clinker

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English[edit]

clinker brick

Alternative forms[edit]

Pronunciation[edit]

Etymology 1[edit]

From Dutch klinkaerd, later klinker, from klinken(to ring, resound).

Noun[edit]

clinker ‎(countable and uncountable, plural clinkers)

  1. A very hard brick used for paving customarily made in the Netherlands. [from 17th c.]
    • 1938, Xavier Herbert, Capricornia, New York: D. Appleton-Century, 1943, Chapter XXXII, p. 581, [1]
      She left the road at the little shed where he whom she still regarded as her father used to keep his tricycle, and walked up the clinker path towards the house.
  2. A mass of bricks fused together by intense heat. [from 17th c.]
  3. Slag or ash produced by intense heat in a furnace, kiln or boiler that forms a hard residue upon cooling. [from 18th c.]
    • 1944, Emily Carr, The House of All Sorts, "Dew and Alarm Clocks," [2]
      Cold and grim sat that malevolent brute the furnace, greedy, bottomless—its grate bars clenched over clinkers which no shaker could dislodge.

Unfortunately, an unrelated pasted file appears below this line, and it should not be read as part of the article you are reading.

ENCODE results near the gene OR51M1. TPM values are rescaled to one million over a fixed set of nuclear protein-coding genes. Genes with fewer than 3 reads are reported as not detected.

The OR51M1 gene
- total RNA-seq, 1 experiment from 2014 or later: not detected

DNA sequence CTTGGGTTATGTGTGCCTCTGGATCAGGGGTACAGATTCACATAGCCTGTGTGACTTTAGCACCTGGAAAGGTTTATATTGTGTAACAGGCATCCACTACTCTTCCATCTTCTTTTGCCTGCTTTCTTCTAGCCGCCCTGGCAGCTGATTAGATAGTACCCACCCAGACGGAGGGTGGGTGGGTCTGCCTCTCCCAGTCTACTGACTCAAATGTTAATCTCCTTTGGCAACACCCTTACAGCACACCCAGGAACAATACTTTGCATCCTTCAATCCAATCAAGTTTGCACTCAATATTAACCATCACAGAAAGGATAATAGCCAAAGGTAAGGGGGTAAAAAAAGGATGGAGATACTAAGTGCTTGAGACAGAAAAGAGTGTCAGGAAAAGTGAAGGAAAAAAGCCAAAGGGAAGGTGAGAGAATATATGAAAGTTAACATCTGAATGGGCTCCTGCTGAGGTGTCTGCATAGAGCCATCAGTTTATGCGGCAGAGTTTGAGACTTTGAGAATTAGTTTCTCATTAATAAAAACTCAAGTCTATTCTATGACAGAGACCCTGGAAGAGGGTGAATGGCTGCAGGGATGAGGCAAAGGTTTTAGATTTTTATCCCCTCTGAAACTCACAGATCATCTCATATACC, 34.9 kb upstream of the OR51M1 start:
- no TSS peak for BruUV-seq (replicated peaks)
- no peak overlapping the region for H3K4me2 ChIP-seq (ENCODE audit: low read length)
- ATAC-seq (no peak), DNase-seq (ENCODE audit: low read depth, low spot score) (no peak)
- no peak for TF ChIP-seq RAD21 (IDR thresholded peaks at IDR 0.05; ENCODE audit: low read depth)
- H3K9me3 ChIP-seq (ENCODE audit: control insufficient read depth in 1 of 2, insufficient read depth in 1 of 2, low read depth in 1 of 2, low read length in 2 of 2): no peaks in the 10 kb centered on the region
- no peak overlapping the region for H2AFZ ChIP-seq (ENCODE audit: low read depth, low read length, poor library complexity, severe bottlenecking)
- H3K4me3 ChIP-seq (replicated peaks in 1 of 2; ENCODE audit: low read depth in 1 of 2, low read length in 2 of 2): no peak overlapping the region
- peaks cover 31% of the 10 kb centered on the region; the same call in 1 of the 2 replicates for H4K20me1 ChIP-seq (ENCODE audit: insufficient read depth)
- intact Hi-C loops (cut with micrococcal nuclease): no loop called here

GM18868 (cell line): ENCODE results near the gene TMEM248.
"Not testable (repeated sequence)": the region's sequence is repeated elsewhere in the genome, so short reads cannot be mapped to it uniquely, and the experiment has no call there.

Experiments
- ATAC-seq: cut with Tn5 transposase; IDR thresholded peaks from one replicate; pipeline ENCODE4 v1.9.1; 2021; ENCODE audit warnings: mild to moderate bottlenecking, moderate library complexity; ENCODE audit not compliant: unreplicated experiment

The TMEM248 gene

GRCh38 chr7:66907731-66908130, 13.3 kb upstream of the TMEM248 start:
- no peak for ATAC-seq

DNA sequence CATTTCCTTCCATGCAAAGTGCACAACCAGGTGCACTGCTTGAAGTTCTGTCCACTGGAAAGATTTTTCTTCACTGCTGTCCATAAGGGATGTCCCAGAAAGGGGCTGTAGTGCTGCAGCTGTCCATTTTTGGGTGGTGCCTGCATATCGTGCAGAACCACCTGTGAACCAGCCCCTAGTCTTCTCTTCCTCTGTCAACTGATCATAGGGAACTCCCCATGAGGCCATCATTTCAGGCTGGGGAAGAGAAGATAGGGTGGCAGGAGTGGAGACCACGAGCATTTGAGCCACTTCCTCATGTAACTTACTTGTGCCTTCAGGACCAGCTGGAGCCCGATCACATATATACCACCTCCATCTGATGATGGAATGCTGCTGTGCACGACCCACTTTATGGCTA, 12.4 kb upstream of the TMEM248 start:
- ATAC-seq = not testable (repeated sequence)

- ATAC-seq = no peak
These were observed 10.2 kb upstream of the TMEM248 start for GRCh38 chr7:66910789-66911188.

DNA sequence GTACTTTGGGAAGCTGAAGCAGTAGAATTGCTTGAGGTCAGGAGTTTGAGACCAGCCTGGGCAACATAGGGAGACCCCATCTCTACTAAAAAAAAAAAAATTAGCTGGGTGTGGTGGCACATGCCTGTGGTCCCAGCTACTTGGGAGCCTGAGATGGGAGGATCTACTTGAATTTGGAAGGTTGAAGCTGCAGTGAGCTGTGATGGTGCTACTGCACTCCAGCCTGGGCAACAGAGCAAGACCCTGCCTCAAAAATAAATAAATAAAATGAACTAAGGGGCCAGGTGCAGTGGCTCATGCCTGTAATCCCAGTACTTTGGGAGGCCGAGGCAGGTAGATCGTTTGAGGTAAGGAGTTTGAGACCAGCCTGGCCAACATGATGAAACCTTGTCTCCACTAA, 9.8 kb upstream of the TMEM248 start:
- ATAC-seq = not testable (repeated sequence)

4. An intermediate product in the manufacture of Portland cement, obtained by sintering limestone and alumino-silicate materials such as clay into nodules in a cement kiln.
  5. Hardened volcanic lava. [from 19th c.]
    • 2004, Richard Fortey, The Earth, Folio Society 2011, p. 10:
      Nobody could pretend that a huge slope of clinker is aesthetically pleasing.
  6. A scum of oxide of iron formed in forging. [from 19th c.]
Derived terms[edit]
Translations[edit]

Etymology 2[edit]

From clink +‎ -er.

Noun[edit]

clinker ‎(plural clinkers)

  1. Someone or something that clinks.
  2. (in the plural) Fetters.
Translations[edit]

Etymology 3[edit]

From clincher

Noun[edit]

clinker ‎(uncountable)

  1. (nautical, chiefly attributive) A style of boatbuilding using overlapping planks.
    clinker planking; a clinker dinghy
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French[edit]

Noun[edit]

clinker m ‎(plural clinkers)

  1. clinker